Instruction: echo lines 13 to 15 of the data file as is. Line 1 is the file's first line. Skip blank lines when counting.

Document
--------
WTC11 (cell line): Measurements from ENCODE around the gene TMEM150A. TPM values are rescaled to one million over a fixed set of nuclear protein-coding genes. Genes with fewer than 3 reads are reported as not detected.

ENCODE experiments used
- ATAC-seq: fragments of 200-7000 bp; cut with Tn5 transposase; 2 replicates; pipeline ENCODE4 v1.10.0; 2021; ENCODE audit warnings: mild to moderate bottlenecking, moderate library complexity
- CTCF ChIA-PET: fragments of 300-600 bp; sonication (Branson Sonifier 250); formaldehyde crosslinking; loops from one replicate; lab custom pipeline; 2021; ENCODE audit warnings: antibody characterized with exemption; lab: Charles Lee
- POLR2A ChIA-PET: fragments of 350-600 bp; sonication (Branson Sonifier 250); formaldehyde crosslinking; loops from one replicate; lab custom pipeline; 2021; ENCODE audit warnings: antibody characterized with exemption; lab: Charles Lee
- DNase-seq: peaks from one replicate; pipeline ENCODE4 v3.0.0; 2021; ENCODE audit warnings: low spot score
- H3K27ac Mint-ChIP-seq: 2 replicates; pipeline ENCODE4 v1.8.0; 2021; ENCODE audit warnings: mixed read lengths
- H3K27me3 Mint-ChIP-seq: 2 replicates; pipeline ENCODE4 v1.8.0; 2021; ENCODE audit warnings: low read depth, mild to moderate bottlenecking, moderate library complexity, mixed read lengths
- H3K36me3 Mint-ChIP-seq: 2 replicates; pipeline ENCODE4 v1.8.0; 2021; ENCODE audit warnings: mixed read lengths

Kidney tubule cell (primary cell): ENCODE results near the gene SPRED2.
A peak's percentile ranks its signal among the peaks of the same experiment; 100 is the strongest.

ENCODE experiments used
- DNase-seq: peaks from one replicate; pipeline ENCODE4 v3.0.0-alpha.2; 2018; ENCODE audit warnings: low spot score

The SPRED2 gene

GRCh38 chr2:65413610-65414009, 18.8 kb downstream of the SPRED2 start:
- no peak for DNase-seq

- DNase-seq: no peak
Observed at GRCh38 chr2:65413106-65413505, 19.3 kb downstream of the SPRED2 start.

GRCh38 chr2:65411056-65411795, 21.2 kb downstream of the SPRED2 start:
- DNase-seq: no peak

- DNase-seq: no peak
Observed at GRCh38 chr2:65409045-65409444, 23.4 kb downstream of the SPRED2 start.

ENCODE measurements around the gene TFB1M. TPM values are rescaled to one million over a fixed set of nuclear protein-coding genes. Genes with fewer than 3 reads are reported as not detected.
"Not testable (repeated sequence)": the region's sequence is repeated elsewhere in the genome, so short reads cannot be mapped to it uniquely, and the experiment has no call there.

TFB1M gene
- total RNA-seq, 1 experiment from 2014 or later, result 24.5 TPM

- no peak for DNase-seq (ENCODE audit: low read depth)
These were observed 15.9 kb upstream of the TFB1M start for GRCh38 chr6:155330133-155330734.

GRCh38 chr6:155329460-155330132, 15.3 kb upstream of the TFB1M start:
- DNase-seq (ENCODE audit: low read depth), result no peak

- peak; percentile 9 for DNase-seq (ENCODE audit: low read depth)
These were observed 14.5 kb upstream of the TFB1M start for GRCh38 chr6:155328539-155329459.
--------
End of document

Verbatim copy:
- DNase-seq: peaks from one replicate; pipeline ENCODE4 v3.0.0-alpha.2; 2018; ENCODE audit warnings: low spot score

The SPRED2 gene

GRCh38 chr2:65413610-65414009, 18.8 kb downstream of the SPRED2 start: